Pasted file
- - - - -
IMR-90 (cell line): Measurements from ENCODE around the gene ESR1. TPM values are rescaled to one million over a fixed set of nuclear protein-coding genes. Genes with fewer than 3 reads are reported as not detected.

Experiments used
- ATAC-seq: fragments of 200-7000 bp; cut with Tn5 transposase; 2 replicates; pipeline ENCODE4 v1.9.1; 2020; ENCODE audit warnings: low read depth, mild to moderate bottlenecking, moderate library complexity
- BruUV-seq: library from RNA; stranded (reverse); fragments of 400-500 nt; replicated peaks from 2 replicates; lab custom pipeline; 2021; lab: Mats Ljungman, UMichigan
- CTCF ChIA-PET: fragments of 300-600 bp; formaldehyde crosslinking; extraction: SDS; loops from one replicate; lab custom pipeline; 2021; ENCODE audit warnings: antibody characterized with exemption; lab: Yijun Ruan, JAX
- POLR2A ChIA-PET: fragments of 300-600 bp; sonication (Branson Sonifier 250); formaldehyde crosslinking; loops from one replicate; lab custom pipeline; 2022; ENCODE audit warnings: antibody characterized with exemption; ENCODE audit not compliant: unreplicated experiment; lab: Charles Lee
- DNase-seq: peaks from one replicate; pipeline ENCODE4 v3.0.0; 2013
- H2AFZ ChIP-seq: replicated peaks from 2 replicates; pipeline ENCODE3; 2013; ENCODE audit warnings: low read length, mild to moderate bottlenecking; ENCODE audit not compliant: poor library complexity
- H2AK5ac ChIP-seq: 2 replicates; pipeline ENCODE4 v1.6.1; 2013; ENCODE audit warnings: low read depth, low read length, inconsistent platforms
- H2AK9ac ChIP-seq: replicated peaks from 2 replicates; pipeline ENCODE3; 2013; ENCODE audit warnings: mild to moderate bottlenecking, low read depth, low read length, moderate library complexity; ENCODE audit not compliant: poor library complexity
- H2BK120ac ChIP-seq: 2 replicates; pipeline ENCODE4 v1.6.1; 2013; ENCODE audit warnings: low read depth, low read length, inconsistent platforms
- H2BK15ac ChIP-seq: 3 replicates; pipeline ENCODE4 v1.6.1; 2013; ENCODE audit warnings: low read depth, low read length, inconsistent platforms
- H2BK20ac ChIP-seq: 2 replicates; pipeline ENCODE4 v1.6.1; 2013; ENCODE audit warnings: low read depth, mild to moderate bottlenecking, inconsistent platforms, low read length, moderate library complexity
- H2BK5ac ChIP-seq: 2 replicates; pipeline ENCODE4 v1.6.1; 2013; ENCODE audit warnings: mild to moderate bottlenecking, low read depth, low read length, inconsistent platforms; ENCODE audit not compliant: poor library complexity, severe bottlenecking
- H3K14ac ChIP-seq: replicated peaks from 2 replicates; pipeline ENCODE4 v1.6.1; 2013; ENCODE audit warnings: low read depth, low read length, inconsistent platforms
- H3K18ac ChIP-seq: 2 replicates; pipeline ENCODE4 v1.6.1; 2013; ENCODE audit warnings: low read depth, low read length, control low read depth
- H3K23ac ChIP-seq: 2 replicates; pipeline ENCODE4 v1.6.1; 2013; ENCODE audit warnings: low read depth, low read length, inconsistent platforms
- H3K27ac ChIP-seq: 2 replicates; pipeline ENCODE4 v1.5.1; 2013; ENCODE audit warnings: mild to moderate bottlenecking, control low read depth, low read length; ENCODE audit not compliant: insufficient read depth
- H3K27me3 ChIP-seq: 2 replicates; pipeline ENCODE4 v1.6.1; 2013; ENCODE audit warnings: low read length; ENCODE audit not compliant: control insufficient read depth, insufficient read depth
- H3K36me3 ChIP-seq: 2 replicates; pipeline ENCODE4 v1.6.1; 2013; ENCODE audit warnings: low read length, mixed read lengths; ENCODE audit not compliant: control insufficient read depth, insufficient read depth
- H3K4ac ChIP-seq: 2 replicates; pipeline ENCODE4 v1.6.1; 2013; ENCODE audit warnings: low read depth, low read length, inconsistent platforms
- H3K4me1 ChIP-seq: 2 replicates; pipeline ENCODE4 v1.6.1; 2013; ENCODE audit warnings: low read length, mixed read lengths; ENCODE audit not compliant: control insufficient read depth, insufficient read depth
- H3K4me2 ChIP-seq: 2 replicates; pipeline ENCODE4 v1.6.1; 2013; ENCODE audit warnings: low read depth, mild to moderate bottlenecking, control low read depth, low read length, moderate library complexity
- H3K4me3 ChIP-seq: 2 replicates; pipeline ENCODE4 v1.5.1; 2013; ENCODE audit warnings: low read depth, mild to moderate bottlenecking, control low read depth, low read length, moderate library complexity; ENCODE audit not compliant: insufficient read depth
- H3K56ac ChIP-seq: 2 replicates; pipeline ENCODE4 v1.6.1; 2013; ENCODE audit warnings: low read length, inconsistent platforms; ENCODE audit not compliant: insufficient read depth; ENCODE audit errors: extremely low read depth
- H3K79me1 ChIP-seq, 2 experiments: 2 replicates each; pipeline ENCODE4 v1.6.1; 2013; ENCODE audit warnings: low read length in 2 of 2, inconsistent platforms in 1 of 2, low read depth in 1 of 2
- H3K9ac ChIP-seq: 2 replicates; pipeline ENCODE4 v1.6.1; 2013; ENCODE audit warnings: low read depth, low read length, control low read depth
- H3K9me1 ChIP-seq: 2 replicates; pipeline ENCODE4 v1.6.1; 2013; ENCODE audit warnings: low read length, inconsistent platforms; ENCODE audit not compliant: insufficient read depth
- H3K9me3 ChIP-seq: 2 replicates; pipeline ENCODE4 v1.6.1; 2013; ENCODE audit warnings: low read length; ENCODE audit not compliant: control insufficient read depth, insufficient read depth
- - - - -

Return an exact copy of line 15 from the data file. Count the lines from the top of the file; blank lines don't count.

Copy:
- H3K14ac ChIP-seq: replicated peaks from 2 replicates; pipeline ENCODE4 v1.6.1; 2013; ENCODE audit warnings: low read depth, low read length, inconsistent platforms